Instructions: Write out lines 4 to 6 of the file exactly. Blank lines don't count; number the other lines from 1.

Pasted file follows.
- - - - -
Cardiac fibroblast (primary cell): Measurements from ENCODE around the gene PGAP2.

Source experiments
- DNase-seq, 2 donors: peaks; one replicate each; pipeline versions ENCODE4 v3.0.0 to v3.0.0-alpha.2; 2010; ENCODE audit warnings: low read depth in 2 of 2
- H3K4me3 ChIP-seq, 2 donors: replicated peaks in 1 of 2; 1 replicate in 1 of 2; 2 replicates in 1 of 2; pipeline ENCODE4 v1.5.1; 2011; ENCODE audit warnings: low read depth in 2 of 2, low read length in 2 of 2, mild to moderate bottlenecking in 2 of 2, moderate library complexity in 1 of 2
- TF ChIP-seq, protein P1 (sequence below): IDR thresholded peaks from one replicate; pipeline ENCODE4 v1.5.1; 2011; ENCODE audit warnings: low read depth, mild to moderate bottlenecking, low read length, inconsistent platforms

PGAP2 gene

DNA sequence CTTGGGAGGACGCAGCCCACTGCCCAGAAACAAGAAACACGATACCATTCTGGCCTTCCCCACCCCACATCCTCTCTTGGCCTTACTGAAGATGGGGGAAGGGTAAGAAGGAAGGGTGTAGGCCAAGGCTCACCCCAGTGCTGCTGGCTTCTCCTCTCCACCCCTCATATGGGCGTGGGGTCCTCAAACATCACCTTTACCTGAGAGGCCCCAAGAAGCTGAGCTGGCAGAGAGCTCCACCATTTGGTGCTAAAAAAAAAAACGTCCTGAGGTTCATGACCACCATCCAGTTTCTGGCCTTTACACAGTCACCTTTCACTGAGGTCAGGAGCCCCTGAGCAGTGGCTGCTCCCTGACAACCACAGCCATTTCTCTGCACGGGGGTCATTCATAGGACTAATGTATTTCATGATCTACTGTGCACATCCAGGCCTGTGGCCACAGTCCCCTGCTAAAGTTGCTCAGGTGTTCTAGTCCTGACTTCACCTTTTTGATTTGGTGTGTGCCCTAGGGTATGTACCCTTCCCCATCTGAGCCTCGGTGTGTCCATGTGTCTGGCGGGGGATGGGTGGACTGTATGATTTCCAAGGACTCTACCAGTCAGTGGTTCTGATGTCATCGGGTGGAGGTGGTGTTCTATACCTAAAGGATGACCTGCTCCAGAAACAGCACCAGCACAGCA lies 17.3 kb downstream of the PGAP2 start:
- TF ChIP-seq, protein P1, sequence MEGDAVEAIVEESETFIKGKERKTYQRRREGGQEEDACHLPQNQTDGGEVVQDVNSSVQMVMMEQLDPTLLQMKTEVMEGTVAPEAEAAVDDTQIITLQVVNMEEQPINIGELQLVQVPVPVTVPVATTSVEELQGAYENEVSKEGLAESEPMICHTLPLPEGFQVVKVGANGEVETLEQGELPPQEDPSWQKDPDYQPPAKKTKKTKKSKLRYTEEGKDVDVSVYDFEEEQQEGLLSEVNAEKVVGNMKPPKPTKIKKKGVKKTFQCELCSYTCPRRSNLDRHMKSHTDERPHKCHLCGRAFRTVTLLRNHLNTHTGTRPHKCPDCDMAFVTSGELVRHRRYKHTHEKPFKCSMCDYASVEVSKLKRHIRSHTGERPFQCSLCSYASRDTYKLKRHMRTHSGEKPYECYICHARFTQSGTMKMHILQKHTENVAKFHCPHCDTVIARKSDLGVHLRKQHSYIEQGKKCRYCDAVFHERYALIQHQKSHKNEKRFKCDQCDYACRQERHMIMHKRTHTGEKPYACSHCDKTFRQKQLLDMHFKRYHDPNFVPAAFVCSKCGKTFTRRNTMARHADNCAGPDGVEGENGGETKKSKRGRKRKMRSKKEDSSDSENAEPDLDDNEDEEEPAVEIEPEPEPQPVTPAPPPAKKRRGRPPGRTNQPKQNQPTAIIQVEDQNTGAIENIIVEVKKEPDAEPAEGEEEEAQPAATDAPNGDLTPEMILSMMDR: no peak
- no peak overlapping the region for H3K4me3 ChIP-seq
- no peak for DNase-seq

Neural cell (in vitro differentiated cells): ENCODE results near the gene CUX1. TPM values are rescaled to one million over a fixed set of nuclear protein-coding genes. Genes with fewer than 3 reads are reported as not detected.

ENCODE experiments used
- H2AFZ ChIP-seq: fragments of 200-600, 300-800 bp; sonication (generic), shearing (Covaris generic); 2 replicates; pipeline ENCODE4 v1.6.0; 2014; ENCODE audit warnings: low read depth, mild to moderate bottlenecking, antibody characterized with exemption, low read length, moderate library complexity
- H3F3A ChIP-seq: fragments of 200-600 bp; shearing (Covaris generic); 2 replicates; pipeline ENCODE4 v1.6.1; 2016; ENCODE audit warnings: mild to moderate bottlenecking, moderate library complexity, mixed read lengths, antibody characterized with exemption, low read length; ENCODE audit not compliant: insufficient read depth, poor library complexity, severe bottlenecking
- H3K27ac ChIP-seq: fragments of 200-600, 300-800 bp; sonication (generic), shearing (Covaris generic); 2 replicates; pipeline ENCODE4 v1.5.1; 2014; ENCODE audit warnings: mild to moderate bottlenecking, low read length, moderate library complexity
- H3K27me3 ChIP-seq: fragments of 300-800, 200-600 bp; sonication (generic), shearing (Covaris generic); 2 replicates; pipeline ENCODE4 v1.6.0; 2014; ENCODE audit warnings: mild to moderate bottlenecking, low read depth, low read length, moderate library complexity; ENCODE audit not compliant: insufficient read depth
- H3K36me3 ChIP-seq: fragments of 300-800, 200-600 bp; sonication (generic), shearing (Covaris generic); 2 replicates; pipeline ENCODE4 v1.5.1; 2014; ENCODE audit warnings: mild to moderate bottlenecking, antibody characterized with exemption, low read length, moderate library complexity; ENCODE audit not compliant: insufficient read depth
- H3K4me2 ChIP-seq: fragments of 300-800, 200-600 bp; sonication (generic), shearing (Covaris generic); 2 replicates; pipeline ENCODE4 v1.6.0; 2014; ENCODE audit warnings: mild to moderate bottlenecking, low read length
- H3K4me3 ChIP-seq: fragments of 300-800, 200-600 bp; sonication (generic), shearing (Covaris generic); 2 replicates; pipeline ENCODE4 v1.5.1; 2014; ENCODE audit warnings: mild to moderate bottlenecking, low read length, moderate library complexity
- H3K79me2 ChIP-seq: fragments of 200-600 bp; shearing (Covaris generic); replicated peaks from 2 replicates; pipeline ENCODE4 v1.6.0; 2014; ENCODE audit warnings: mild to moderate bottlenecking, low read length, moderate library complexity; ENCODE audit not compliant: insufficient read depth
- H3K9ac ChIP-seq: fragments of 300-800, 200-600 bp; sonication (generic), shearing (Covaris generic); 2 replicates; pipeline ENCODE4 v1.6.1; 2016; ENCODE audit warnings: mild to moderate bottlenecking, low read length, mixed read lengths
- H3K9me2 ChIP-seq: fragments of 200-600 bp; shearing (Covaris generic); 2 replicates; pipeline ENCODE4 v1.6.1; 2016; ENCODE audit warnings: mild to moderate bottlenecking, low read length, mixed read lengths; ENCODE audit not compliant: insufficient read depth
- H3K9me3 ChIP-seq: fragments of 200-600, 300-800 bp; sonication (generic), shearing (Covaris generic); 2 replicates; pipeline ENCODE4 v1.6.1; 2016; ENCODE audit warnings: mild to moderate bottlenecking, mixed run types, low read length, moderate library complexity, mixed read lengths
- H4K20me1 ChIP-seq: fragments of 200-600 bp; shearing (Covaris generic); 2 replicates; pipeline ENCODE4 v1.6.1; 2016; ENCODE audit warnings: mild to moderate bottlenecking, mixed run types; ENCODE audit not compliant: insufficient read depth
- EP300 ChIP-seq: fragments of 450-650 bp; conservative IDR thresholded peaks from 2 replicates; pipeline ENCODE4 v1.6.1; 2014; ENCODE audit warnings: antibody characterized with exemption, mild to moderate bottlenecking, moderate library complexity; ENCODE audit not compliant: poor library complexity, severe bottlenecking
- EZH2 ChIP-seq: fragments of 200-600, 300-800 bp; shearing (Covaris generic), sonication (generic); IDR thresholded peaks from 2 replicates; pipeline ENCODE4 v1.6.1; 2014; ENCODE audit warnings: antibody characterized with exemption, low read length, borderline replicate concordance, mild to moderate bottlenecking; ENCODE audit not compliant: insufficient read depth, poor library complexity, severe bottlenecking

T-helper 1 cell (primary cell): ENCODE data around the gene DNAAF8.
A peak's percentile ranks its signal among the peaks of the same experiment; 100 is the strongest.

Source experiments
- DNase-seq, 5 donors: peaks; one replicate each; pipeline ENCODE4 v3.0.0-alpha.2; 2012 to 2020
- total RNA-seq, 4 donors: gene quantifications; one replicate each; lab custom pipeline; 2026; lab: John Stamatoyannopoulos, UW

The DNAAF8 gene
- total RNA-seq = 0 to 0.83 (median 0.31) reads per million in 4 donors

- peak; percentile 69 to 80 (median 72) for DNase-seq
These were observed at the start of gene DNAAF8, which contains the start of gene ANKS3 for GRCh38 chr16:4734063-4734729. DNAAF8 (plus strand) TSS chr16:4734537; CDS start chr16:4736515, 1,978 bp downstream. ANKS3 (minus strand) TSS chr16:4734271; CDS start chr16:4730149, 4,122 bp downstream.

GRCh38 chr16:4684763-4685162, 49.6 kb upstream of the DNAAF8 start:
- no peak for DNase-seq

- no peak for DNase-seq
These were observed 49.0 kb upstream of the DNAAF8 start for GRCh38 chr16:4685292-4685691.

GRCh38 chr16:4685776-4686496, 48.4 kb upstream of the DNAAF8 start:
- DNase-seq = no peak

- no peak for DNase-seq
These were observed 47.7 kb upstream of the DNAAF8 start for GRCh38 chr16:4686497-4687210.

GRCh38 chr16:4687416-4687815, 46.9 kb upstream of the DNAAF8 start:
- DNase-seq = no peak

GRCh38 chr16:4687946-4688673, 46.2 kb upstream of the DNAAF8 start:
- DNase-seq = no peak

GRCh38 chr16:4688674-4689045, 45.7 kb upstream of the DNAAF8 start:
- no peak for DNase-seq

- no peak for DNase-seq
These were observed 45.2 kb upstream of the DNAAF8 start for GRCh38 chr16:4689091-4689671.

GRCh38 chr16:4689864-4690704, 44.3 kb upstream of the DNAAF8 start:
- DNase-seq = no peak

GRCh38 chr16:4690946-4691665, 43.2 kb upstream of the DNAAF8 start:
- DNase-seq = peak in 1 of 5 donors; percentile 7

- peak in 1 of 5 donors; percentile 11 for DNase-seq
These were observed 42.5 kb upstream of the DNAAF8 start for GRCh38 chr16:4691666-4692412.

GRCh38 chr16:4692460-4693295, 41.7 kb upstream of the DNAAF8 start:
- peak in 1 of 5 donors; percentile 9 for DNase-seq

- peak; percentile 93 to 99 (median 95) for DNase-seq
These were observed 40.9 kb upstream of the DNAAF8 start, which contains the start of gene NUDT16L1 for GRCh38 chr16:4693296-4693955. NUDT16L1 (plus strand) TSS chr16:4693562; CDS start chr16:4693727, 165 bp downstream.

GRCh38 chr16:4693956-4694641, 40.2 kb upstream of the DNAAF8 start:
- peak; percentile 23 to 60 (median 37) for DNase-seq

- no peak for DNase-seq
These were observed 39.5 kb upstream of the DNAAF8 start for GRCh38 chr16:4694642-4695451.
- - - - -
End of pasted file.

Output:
- H3K4me3 ChIP-seq, 2 donors: replicated peaks in 1 of 2; 1 replicate in 1 of 2; 2 replicates in 1 of 2; pipeline ENCODE4 v1.5.1; 2011; ENCODE audit warnings: low read depth in 2 of 2, low read length in 2 of 2, mild to moderate bottlenecking in 2 of 2, moderate library complexity in 1 of 2
- TF ChIP-seq, protein P1 (sequence below): IDR thresholded peaks from one replicate; pipeline ENCODE4 v1.5.1; 2011; ENCODE audit warnings: low read depth, mild to moderate bottlenecking, low read length, inconsistent platforms

PGAP2 gene